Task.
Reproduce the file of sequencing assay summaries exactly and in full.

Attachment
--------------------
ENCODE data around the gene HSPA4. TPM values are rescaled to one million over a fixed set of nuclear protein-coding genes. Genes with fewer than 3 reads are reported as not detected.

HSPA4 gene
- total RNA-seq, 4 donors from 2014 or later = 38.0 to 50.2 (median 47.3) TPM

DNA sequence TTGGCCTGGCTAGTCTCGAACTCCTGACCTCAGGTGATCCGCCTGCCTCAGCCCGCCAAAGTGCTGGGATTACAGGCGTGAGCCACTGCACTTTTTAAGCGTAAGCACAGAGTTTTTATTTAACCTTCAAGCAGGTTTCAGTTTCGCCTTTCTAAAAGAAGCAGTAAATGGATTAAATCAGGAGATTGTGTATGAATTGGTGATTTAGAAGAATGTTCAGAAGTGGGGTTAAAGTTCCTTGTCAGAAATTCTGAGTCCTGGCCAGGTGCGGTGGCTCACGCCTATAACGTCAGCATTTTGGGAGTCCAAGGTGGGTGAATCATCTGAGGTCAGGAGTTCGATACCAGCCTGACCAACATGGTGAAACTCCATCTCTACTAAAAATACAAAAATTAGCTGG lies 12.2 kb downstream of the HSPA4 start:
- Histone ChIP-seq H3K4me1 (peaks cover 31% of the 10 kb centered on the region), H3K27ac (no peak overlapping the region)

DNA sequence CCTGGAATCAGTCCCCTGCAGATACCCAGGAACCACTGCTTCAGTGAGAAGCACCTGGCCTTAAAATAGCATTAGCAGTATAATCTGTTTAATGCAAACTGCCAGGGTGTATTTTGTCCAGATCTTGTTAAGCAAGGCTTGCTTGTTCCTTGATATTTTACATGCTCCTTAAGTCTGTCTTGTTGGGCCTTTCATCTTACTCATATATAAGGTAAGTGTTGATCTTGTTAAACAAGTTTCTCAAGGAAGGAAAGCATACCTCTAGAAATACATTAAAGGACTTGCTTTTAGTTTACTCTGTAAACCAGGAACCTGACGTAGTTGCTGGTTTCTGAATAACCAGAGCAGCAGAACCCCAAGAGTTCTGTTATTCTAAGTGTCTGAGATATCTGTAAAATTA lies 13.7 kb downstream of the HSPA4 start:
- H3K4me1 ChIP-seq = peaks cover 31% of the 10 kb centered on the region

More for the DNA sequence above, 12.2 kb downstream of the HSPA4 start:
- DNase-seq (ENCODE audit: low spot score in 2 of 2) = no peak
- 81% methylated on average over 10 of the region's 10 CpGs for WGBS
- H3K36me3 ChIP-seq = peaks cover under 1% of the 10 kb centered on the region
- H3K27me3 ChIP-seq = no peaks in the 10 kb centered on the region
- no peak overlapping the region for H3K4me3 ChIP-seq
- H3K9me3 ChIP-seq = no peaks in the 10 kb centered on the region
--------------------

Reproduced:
ENCODE data around the gene HSPA4. TPM values are rescaled to one million over a fixed set of nuclear protein-coding genes. Genes with fewer than 3 reads are reported as not detected.

HSPA4 gene
- total RNA-seq, 4 donors from 2014 or later = 38.0 to 50.2 (median 47.3) TPM

DNA sequence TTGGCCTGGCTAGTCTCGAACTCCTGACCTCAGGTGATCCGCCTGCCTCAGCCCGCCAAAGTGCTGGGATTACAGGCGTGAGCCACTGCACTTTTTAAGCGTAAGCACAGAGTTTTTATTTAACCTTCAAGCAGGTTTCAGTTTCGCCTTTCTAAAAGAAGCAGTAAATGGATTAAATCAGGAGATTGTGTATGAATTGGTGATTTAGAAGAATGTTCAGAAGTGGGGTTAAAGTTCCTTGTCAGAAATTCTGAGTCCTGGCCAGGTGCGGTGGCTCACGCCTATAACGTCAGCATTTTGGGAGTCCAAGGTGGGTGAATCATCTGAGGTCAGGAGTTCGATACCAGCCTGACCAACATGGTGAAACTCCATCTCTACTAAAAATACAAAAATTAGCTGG lies 12.2 kb downstream of the HSPA4 start:
- Histone ChIP-seq H3K4me1 (peaks cover 31% of the 10 kb centered on the region), H3K27ac (no peak overlapping the region)

DNA sequence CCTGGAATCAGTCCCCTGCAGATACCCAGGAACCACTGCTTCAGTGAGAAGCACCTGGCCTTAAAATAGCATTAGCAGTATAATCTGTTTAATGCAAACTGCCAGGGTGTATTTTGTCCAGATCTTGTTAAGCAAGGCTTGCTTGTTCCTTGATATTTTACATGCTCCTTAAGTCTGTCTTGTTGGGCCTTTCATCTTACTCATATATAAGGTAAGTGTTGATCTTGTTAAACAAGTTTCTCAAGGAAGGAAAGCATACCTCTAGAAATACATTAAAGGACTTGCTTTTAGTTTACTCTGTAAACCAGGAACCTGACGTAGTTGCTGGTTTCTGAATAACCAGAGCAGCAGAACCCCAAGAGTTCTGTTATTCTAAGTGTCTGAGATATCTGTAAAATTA lies 13.7 kb downstream of the HSPA4 start:
- H3K4me1 ChIP-seq = peaks cover 31% of the 10 kb centered on the region

More for the DNA sequence above, 12.2 kb downstream of the HSPA4 start:
- DNase-seq (ENCODE audit: low spot score in 2 of 2) = no peak
- 81% methylated on average over 10 of the region's 10 CpGs for WGBS
- H3K36me3 ChIP-seq = peaks cover under 1% of the 10 kb centered on the region
- H3K27me3 ChIP-seq = no peaks in the 10 kb centered on the region
- no peak overlapping the region for H3K4me3 ChIP-seq
- H3K9me3 ChIP-seq = no peaks in the 10 kb centered on the region